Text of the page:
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Pastitsio - Lamb Tomatoes and Pasta

Here is our recipe for Pastitsio; a solid, comforting baked dish of pasta, tomatoes, lamb and milk, a standard in the “a fine square meal” category of Greek cuisine. It is another slow-cooked dish, requiring a bit of time (but not much more than 90 minutes, during half of which the dish is in the oven, so you have plenty of time to browse through our brochure or website!).

The origins of Pastitsio are unclear. Its name is of Italian origin, although there it seems to designate a variety of pie-like dishes quite unlike the Greek version. Some suspect that it entered the world as the result of a steamy love affair between an Italian Lasagne and a Greek Moussaka. It certainly appears to be related to both dishes, but perhaps more closely to the latter, as it is essentially the same recipe, with Macaroni replacing the aubergines. Like Moussaka, it features a highly savoury sugo-like base and is covered with a rich home-made béchamel sauce (as it includes cheese, it’s strictly speaking a Mornay Sauce). The béchamel tends to intimidate many aspiring cooks, which it shouldn’t, as it’s well worth making and not really all that difficult.

Pastitsio is standard fare in most Greek homes, and is commonly served at weddings, village feasts and similar group celebrations. It is also very common in Greek taverna cooking, even where this aims directly at the mass tourist market. As a result, many visitors to Greece have had the misfortune to first savour it in uninspiring low-grade cheapo versions, which often present it as a cubic block, insipidly floury and covered by a disconcertingly gelatinous layer of mysterious whiteness. If you’ve ever been confronted by such a monstrosity on previous holidays in Greece, please don’t let it put you off! The real thing, a proper home-made Pastitsio, is a delightful thing, and the use of fine meat, good fresh tomatoes and quality cheese can make it an instant favourite. One of the secrets of this dish is the use of cinnamon as its most important seasoning.

Ingredients (serves: 6):

500 g Macaroni (they should be tubular Macaroni of the largest diameter you can find)

For the béchamel sauce:
0.75l milk (whole/full fat)
50g Butter (definitely not margarine)
80g white flour
3 eggs
50g grated white or yellow cheese, such as Greek Kefalotyri or Regato, or Italian Parmesan
lemon juice, nutmeg, pepper, salt

For the meat:
Olive oil
2 Onions, finely chopped
500g minced lamb (beef can also be used, but only in emergencies!)
c4 large tomatoes, peeled (or about 400g canned peeled tomatoes), chopped (keep the juice!)
1 tablespoon tomato purée
100ml red wine
a handful of chopped parsley
allspice and cinnamon, salt, pepper
100 g dry grated white or yellow cheese (see above)


It’s best to prepare the béchamel sauce first, unless there is more than one cook involved, in which case it can be made while the pasta and meat are being prepared. Making béchamel is a task that requires full attention, which does not mean that it’s difficult. Prepared shop-bought béchamel concoctions are not worth trying, just be careful and patient and you’ll be fine!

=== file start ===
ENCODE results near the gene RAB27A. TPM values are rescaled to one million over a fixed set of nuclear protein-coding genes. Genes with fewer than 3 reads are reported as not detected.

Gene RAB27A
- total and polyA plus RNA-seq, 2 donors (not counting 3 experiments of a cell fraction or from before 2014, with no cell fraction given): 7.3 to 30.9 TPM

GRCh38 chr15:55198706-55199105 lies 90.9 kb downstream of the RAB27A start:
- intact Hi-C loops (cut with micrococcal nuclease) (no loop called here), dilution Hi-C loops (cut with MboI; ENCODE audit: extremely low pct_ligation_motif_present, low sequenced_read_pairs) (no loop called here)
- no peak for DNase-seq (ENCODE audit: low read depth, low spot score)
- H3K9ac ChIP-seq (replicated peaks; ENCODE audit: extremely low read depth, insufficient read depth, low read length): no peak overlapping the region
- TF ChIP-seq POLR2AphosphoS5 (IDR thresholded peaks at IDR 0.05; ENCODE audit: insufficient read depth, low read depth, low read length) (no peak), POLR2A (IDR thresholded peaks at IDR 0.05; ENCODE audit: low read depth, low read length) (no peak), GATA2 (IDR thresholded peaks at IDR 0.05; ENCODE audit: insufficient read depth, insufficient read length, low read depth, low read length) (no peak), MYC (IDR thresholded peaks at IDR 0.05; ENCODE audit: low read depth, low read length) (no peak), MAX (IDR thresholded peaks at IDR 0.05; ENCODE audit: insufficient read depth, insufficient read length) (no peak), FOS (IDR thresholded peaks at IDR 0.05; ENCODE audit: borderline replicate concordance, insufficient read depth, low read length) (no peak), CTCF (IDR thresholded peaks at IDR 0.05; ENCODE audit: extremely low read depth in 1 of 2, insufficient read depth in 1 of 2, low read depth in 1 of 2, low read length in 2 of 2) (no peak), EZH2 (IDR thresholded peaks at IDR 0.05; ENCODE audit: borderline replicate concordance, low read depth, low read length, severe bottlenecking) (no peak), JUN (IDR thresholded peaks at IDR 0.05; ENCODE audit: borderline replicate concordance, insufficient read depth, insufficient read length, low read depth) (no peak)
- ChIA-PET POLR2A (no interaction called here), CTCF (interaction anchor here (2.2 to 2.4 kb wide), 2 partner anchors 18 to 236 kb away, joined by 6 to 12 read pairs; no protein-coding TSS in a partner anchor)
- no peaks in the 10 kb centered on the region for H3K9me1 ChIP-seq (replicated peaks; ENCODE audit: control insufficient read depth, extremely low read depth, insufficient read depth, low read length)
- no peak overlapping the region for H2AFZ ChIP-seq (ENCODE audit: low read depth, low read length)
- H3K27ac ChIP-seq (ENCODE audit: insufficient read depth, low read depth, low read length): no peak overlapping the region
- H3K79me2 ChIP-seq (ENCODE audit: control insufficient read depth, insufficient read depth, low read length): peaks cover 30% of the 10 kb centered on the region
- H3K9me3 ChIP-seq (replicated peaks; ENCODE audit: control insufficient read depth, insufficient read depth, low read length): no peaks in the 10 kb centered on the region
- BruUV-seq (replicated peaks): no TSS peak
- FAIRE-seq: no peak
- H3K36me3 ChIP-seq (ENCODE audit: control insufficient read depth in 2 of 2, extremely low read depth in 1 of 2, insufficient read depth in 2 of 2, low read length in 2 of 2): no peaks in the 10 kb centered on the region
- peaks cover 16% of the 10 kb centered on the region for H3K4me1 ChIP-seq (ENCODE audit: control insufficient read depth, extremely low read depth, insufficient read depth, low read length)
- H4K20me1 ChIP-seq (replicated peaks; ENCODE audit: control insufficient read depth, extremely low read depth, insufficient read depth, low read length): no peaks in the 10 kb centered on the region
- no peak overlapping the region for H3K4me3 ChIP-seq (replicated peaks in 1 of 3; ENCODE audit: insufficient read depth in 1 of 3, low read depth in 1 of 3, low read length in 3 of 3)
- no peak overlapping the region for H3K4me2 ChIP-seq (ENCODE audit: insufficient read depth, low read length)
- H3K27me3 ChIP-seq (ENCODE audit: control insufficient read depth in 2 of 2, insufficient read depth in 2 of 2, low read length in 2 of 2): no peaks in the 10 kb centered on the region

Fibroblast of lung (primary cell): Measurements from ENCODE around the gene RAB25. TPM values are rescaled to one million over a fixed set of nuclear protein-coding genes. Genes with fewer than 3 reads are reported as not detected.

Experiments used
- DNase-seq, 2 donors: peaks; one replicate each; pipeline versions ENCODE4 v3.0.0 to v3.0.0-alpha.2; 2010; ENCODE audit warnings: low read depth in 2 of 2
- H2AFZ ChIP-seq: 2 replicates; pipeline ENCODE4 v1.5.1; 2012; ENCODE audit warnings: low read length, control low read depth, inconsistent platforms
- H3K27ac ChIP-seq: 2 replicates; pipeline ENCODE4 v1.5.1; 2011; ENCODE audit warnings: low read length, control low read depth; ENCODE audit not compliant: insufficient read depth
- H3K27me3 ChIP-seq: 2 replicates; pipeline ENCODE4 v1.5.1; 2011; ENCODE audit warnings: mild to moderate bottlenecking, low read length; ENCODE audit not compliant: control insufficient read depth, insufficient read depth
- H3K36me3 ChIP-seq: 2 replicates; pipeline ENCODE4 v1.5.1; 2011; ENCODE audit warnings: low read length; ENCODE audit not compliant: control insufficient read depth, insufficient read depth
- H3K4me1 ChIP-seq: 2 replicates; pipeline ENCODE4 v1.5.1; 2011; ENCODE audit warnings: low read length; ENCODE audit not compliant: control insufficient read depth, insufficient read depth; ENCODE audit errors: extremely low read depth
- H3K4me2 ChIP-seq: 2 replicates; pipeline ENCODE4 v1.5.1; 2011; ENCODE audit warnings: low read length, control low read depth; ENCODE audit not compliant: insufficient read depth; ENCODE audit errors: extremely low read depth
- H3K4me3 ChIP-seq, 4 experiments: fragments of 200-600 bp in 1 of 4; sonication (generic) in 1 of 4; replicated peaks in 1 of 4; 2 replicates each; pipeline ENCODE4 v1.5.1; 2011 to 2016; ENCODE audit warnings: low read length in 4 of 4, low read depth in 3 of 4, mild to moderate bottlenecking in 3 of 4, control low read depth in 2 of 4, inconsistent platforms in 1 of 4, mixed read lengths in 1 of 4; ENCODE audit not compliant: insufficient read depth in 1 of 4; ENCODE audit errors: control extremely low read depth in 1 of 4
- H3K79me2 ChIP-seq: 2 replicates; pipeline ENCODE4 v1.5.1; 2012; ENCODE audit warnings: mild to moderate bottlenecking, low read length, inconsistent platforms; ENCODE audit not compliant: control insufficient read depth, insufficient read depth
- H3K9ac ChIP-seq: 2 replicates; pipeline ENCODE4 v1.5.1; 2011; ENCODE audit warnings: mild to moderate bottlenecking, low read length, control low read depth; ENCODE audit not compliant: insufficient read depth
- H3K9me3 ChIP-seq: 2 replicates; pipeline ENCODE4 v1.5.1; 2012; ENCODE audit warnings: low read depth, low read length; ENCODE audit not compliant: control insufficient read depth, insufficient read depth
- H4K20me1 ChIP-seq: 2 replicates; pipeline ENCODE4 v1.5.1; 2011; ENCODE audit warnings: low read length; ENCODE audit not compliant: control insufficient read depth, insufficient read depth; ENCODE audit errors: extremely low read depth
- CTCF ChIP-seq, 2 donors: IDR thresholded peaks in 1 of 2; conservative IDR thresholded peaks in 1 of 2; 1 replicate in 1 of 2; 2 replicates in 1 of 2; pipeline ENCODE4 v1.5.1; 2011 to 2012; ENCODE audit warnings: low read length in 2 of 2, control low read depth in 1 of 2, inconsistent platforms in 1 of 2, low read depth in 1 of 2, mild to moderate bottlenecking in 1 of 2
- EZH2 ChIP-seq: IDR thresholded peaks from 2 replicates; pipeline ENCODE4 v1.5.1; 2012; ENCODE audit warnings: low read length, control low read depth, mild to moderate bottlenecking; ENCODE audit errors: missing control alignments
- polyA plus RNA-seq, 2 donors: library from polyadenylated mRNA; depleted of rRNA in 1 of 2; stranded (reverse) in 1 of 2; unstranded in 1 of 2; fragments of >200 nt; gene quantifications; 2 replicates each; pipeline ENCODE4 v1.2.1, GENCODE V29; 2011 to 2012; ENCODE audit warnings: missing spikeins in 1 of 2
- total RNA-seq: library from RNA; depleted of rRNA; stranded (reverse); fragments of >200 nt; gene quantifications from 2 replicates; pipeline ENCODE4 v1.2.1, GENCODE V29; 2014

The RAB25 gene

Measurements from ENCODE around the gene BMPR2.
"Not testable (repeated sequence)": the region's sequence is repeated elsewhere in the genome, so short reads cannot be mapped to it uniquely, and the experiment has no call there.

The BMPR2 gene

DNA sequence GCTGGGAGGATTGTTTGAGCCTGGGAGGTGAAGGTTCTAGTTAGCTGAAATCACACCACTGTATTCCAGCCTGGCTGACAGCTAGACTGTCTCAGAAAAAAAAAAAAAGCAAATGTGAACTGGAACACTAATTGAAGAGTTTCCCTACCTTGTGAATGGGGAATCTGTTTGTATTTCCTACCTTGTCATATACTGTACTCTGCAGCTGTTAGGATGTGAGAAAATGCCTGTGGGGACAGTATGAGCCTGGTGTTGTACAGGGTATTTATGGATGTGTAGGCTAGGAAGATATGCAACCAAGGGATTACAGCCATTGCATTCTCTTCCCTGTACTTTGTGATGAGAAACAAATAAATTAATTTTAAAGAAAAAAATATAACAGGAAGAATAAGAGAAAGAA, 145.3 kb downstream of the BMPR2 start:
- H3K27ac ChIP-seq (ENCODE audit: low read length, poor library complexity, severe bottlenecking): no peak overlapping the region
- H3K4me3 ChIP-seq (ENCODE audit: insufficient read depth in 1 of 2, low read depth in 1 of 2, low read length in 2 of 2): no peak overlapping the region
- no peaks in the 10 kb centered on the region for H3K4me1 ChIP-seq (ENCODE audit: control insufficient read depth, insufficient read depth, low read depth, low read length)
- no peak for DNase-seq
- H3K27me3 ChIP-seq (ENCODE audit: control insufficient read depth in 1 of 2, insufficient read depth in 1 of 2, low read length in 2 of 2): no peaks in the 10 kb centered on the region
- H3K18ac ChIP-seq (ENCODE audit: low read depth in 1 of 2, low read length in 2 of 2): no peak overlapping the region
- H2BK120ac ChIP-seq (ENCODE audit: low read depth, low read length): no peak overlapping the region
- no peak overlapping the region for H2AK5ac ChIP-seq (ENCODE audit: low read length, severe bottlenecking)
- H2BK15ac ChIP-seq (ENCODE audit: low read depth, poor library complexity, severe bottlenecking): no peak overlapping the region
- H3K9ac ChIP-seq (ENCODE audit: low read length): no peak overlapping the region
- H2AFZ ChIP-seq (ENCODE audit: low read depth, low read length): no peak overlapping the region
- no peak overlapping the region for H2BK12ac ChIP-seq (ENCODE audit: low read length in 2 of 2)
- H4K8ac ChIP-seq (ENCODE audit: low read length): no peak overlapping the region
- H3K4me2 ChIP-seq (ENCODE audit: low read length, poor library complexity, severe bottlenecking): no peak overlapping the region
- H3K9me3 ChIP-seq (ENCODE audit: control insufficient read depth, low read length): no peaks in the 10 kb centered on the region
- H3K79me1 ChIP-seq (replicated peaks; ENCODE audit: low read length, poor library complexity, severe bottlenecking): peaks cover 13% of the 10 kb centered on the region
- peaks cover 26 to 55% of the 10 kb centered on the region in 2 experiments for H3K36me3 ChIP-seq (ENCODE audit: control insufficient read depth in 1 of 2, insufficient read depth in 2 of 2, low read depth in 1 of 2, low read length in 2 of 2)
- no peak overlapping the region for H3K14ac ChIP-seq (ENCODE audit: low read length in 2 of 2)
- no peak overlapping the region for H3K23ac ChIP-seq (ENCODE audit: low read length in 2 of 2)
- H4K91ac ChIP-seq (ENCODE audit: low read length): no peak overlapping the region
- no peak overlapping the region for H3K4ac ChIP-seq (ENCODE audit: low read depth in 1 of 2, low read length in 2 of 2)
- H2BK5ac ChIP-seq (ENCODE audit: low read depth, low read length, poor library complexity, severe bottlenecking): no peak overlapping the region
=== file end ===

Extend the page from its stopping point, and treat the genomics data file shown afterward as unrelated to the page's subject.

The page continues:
To make the béchamel, heat the butter in a smallish saucepan, then add the flour, stirring constantly. The two should merge fully into a thick dough-like mass while bubbling up for a minute or two, but do not allow the butter to turn brown. Reduce the heat. Now add a small amount of milk, stirring or whisking constantly – make sure the milk does not seperate from the butter-and-flour mass. Repeat this. Then pour in the rest of the milk very slowly, while stirring/whisking all the time. Raise the heat again and continue stirring as the mass is brought to the boil again. After boiling up, take it off the heat. Mix the eggs with the cheese and add them, carefully, to the sauce, then season with lemon juice, salt, pepper and nutmeg.

During or after making the béchamel, you boil the Macaroni according to the instructions on their packaging, and then drain them. Meanwhile, you can chop the onions and fry them in a little olive in a large pan at medium temperature until they start turning transparent, at which point you add the minced lamp and mix it in well, stirring regularly until all the meat has turned brown. Now, stir the tomatoes, their juice and the tomato purée into the increasingly aromatic mixture. Then pour in the wine and season the lot with cinnamon, allspice, salt and pepper according to taste (don’t be too stingy with the cinnamon). Let it all continue to cook for 20 to 30 minutes, until there is nearly no liquid left.

Take a large ovenproof dish (glass or ceramic are best, metal can also be used) and butter it generously. Pour half of the Macaroni in and sprinkle about 50g of the cheese on top. Now take the meat-and-tomato mixture off the heat, taste and season again if necessary. Mix in the parsley and spread the entire scrumptious sauce over the pasta. Then, dollop the remaining pasta atop, creating a roughly flat surface. On this, you pour your wonderful béchamel creation and then sprinkle the rest of the cheese. Now place it in the preheated oven and bake at high temperature (200° C) for at least 45 minutes and up to an hour (this affects how solid or runny the end result is). Let the Pastitsio cool down a little before serving.

Pastitsio is best eaten accompanied by a green salad (rocket is perfect) or even a full Greek one (yes, there will be a recipe for that in due course). There should also be some of that red wine left… If you think our portion was overly generous, there is a reason: the recipe is actually sufficient to serve 8, but like many Greek slow-cooked dishes, Pastitsio really benefits from reheating, allowing its flavours to fuse even more. In summer, it can also be eaten cold.

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